Annual Forum for Open Research

Of course, these activities are predominantly focused on building grassroots support for open science within local research communities. But to ensure real, lasting change a more holistic approach is needed – combining grassroots advocacy with national and regional policymaking. This, then, is our key focus for the remainder of 2023 and we are hugely honoured to have the support and endorsement of UNESCO in this endeavour. Working closely with UNESCO, our goal is to expand the remit of the FORM initiative, to enable it to spearhead the development of Open Science policies at the governmental level across the region.

This is one of the key outcomes we hope to achieve during this year’s Annual Forum for Open Research. Held in a different Arab country each year, the Annual Forum allows librarians, researchers, funders and policy makers from across the region to exchange ideas and discuss the challenges they face and solutions they have developed relating to the implementation of open science policies and practises, and the building of open science communities. This year, the Annual Forum will be held in Abu Dhabi, UAE (22-25 October), in partnership with UNESCO, Khalifa University, and the UAE Ministry of Education. And, in addition to the usual series of presentations and workshops, we are gathering together senior policymakers from across the region gather to engage in a full day of policy-making discussions and round tables, as well as a high-level strategy session to establish key regional priorities and formulate an action plan to address them.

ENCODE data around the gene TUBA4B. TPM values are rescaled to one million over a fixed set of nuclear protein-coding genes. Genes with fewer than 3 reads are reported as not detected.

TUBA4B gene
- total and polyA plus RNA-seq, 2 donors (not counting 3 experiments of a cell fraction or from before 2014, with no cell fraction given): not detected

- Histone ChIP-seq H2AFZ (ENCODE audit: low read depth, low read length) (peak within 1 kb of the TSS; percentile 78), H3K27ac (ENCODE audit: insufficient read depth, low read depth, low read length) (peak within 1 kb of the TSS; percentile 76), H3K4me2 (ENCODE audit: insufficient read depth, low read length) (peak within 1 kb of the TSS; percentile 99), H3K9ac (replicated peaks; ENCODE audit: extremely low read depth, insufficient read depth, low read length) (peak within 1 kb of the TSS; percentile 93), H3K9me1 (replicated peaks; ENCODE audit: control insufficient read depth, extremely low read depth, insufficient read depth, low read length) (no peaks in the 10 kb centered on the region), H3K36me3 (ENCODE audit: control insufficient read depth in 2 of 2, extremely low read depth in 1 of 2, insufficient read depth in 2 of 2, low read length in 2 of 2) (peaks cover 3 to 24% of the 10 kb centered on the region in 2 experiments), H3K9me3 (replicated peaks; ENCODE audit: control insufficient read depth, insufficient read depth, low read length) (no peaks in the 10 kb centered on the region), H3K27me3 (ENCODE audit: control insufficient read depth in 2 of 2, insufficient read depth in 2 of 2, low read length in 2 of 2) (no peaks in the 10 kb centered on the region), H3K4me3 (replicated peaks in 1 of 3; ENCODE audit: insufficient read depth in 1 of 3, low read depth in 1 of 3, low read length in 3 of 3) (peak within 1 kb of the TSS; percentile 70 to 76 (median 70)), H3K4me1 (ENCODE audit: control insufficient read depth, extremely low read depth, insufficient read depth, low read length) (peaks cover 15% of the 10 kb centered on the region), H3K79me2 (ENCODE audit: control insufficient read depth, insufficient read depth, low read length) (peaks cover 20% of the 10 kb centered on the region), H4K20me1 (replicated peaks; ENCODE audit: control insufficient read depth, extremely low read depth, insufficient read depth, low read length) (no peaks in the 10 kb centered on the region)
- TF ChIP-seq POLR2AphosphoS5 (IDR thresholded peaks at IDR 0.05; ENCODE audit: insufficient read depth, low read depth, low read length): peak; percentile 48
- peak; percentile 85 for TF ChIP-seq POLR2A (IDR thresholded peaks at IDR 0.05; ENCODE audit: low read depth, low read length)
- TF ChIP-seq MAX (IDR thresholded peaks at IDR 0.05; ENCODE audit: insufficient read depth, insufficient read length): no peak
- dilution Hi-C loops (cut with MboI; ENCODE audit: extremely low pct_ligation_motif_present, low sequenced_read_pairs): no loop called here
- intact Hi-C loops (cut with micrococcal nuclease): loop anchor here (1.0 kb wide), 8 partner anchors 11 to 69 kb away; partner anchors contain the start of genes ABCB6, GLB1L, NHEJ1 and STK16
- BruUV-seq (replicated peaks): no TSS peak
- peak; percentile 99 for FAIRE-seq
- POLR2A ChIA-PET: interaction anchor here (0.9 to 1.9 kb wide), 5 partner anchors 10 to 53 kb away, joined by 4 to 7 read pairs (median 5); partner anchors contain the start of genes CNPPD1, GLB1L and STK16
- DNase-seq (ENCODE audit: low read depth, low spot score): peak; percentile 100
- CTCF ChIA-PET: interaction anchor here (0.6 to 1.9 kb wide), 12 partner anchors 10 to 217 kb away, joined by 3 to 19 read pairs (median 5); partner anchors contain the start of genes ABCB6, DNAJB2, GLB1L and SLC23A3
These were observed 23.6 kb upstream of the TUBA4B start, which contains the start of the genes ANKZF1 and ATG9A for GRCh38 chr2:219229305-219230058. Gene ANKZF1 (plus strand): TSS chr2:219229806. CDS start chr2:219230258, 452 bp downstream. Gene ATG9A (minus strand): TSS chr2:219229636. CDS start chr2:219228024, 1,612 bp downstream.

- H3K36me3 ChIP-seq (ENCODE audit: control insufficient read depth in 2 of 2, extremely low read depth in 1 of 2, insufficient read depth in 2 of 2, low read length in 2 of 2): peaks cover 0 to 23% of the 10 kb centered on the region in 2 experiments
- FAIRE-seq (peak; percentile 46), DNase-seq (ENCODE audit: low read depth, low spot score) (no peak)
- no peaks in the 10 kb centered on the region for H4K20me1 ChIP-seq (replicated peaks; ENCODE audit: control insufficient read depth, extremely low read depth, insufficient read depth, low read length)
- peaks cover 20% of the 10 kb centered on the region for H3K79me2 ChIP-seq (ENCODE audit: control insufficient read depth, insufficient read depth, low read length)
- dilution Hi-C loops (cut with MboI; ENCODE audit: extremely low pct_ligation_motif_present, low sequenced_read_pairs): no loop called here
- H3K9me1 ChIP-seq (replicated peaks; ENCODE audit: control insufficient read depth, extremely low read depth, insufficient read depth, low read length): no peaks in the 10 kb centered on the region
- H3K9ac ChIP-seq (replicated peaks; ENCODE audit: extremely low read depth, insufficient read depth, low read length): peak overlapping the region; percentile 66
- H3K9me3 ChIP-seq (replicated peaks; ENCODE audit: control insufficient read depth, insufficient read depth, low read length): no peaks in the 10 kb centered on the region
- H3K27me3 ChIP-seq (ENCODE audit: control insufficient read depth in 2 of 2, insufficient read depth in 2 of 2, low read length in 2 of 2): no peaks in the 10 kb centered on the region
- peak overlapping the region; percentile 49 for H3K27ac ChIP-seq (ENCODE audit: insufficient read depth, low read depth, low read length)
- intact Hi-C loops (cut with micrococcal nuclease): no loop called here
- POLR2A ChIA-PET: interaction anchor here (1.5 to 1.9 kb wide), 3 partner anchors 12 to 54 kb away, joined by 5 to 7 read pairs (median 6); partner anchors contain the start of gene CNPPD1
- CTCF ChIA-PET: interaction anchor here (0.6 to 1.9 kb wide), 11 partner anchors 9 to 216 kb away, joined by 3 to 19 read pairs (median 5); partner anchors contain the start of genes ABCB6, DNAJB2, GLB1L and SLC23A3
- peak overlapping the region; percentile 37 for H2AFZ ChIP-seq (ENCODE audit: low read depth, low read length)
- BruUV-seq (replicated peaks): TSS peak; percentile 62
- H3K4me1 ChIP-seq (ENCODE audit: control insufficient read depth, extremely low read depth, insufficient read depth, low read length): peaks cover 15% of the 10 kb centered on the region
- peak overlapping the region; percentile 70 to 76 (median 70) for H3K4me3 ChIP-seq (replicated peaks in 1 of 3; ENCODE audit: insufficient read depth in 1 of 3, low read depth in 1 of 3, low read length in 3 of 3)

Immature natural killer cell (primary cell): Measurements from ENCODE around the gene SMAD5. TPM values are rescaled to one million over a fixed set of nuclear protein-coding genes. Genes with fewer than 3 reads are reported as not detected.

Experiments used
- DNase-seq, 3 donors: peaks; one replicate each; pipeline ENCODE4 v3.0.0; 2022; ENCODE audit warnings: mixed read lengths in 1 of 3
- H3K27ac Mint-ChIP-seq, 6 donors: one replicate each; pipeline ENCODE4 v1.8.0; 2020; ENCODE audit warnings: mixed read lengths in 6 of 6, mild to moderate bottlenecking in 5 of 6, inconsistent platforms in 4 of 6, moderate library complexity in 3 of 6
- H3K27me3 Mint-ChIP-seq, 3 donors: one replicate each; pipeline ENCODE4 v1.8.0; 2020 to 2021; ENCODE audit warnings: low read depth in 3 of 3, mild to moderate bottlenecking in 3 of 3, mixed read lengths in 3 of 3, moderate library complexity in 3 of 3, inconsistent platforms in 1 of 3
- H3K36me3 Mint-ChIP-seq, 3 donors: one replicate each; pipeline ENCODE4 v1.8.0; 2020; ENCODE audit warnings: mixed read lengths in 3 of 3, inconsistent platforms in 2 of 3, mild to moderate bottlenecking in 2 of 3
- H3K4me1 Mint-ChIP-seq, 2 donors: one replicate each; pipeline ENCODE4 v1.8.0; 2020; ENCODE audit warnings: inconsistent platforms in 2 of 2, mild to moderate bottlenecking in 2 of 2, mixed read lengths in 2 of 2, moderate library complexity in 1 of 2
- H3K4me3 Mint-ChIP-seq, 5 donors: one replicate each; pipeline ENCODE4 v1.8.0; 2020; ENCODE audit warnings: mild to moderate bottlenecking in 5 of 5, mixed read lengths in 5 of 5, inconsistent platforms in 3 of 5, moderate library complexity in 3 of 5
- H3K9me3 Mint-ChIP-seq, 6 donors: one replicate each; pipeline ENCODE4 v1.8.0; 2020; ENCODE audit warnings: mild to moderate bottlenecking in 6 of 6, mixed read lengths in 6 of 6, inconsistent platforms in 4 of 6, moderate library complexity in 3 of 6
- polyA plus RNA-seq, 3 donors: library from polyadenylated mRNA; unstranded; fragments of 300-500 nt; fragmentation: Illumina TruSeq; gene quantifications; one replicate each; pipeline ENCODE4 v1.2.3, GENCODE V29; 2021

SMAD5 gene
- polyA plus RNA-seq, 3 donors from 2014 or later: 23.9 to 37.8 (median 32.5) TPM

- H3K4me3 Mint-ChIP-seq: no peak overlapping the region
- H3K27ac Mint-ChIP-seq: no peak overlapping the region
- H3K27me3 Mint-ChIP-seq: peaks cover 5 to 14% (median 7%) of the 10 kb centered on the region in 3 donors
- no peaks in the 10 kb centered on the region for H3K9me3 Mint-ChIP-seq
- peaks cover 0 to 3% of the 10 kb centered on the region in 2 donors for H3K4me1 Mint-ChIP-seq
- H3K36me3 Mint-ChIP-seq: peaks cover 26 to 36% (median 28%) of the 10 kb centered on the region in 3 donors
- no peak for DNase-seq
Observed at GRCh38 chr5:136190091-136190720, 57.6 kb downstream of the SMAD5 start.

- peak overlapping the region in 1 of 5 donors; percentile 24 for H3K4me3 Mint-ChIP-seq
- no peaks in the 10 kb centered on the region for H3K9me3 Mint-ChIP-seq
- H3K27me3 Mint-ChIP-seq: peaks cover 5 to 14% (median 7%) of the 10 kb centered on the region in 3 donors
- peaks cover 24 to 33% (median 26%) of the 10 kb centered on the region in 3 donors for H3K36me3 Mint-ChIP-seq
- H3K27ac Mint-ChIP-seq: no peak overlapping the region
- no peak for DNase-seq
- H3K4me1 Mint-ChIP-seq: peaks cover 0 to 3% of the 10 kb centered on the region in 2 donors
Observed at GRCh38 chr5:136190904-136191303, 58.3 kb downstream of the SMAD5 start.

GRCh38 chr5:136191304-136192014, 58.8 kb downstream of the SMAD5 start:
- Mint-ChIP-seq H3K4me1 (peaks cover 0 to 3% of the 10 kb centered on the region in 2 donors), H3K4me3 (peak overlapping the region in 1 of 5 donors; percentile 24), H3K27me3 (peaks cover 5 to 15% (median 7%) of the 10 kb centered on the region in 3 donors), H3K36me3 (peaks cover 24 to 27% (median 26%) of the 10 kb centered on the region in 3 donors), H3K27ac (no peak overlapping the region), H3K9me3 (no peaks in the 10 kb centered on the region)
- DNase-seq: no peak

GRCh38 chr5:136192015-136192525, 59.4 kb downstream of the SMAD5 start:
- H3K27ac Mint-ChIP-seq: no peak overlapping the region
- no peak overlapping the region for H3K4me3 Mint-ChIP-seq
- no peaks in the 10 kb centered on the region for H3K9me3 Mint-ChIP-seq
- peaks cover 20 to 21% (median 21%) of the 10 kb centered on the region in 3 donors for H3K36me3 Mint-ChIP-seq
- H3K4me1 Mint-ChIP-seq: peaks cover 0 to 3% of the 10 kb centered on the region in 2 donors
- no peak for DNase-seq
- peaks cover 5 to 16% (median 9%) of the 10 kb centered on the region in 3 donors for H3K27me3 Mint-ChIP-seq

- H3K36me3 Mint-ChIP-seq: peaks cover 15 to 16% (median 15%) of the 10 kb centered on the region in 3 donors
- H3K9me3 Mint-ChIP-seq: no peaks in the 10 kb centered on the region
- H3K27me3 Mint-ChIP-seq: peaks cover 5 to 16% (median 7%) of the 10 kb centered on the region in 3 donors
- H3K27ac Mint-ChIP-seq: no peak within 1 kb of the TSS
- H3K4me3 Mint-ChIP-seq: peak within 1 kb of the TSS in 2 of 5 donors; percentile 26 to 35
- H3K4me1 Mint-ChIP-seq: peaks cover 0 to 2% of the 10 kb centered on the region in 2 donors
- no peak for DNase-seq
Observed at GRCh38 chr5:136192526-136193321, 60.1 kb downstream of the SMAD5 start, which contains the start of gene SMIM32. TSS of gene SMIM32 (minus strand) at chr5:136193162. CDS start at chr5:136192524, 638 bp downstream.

Of course, the transition towards more accessible, inclusive and sustainable research ecosystems takes time, and requires deep-seated socio-cultural adjustments at every stakeholder level. But we believe that FORM will facilitate this process for the Arab region by promoting understanding, developing supportive policies and building an inclusive collaborative community.And I hope readers of this article will consider joining us at this year’s Annual Forum, either in person or online, as we work together towards more open Arab region and more knowledgable world.

Emily Choynowski is Head of Research Development and Dissemination at Knowledge E